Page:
(CBS) — Some black and other elected Democrats in Illinois are calling on Republican gubernatorial candidate Bruce Rauner to apologize after he was seen shaking hands with a man with a confederate flag on his jacket over the weekend.
WBBM’s Regine Schlesinger reports Bruce Rauner came before an audience of about 200 North Shore women to lay out his four point agenda for transforming and reinvigorating the state’s economy and fixing its fiscal mess.
In a Q & A with reporters afterwards, he was asked about the call for an apology from such leaders as Cook County President Toni Preckwinkle, Illinois Secretary of State Jesse White and Congressman Bobby Rush after pictures emerged of Rauner shaking the hand of a fellow motorcycle club member wearing a jacket with a confederate flag.
Rauner said he wasn’t aware of it.
“When you are out meeting with votes, I can’t always control who I shake hands and who is in which crowd. I don’t condone the Confederate flag…I support the American flag,” said Rauner.
Many of the women who were there to hear him speak said they came away impressed and plan to support him in November.
Congressman Danny Davis told CBS 2’s Jay Levine he doesn’t buy Rauner not knowing the politics of a fellow club member.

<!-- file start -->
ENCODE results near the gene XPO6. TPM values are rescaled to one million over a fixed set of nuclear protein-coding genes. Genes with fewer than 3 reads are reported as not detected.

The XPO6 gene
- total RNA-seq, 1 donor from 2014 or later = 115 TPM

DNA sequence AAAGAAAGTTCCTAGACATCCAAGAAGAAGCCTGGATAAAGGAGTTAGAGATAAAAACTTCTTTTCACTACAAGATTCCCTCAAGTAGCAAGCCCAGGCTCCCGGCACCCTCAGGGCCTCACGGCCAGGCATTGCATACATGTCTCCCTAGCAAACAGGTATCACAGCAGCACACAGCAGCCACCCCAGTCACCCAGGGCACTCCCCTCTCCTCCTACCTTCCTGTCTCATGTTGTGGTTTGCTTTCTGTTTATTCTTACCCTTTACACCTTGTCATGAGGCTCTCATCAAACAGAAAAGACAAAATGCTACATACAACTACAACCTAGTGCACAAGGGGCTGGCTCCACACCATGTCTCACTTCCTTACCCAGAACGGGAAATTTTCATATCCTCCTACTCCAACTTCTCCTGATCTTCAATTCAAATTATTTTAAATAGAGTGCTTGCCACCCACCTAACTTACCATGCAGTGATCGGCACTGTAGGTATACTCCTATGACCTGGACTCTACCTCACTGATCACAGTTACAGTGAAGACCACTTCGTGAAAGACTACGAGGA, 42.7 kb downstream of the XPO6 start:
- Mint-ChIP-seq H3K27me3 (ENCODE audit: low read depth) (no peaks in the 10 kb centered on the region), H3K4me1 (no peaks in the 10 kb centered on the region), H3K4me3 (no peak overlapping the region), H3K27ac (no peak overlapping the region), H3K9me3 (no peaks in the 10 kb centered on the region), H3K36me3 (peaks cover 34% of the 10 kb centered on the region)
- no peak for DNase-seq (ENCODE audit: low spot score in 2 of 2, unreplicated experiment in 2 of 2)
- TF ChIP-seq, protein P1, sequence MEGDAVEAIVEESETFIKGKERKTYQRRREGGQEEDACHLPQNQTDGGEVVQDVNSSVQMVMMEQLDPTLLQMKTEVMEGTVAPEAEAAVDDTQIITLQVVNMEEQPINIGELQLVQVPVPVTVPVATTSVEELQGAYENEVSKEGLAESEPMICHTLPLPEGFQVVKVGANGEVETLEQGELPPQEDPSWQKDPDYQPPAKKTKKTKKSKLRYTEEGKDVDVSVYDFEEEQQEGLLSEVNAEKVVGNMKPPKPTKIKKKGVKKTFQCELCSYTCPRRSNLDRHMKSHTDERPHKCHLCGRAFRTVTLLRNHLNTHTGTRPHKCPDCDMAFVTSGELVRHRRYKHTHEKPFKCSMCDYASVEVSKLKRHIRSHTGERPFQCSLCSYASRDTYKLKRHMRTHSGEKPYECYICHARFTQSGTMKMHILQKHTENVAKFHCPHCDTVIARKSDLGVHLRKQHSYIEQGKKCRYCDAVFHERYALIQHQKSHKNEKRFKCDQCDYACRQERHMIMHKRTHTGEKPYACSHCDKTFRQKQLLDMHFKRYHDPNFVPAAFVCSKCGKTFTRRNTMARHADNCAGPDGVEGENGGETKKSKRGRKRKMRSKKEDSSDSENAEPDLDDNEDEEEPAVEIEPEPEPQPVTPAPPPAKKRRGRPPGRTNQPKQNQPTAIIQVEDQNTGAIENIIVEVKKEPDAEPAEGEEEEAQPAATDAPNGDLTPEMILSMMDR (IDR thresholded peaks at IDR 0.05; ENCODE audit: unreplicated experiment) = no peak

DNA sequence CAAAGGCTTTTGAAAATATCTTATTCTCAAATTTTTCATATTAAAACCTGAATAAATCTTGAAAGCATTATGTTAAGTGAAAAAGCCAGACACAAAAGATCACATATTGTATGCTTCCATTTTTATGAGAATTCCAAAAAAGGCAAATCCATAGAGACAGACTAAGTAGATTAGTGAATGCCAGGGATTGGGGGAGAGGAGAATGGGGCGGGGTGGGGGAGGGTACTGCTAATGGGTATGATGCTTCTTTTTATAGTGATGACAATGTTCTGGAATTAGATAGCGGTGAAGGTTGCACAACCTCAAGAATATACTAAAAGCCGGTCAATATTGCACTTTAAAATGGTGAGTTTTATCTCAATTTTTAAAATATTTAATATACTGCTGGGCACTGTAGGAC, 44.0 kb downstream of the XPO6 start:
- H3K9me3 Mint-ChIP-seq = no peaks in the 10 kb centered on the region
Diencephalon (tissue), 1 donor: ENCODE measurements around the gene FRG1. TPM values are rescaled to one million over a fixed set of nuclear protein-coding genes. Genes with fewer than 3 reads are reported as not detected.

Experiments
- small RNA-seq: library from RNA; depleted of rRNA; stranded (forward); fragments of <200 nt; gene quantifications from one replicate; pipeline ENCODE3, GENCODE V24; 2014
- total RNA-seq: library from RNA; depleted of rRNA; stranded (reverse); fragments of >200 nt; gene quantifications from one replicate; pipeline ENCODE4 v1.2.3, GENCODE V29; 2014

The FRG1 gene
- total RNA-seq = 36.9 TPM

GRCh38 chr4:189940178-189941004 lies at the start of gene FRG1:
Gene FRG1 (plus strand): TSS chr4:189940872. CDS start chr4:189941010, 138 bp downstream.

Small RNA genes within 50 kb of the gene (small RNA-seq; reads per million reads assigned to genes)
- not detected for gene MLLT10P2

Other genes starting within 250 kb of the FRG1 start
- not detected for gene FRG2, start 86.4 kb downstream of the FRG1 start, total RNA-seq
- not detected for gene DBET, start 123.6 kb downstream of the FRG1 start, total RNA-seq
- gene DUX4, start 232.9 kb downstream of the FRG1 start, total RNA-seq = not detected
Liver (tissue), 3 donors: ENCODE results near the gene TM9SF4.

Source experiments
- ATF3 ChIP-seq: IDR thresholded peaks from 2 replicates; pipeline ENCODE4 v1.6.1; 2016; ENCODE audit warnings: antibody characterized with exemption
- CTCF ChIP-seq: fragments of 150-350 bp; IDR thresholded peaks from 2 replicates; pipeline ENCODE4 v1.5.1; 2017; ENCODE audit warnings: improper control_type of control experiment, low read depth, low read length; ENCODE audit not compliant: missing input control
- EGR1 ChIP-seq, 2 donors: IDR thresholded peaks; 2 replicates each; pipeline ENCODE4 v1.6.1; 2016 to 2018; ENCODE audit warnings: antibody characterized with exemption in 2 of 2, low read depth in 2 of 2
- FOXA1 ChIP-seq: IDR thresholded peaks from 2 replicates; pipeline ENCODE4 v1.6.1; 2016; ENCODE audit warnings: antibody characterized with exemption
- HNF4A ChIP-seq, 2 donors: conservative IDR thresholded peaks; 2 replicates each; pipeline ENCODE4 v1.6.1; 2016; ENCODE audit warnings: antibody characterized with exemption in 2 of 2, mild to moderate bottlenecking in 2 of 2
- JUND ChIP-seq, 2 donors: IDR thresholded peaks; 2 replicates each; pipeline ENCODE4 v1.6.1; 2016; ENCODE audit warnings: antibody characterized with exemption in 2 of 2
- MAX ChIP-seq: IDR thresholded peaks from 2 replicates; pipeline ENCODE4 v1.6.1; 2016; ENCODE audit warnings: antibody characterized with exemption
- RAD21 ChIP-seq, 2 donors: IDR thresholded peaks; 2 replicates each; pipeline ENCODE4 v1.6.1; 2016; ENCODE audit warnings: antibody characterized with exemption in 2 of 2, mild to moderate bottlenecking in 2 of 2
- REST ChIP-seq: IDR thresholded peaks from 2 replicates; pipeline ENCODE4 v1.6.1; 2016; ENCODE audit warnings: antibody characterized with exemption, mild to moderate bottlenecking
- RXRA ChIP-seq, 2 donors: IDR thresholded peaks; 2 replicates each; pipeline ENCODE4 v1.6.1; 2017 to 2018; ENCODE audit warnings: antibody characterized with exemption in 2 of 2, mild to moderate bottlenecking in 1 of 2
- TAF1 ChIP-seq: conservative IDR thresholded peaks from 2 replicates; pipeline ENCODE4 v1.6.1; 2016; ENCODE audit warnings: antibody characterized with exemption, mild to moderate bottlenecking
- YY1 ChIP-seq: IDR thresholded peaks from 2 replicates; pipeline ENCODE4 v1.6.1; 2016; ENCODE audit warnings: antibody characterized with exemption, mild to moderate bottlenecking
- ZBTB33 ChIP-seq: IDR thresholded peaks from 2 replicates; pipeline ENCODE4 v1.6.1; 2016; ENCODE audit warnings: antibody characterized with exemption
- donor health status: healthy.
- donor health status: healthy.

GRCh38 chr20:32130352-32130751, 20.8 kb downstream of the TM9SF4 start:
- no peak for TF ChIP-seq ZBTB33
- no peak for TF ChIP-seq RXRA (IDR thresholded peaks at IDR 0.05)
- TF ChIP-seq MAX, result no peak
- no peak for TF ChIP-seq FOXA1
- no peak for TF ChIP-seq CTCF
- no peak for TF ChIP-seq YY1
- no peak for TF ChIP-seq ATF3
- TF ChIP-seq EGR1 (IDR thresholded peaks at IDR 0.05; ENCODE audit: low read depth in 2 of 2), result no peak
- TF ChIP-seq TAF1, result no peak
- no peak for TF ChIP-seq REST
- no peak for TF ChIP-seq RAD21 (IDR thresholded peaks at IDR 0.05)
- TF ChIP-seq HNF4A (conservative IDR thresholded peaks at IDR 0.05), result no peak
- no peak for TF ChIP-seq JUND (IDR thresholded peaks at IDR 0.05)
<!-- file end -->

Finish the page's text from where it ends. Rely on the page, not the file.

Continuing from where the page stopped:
“There’s more of a relationship than just I meet you walking down the street and shake hands,” said Davis.
The Rauner camp responded if you’re gonna report that, what about the Governor’s campaign staff re-tweeting last month’s Sun Times column about African Americans supporting Bruce Rauner for alleged personal gain?
The column read, “It isn’t just a black thing. Jews collaborated with the Nazis during World War II, helping them to round up their own people in the hopes they’d be the last to go.”
A Quinn campaign spokesman told Levine that they retweeted the column before reading it thoroughly and deleted it 24 hours later when the offensive line came to their attention. She said unlike Rauner, they apologized when asked about it.
So what do ill-advised tweets and handshakes have in common? Some may call it the politics of trivial offense. But to many, Confederate flags and Nazi collaborators are anything but trivial.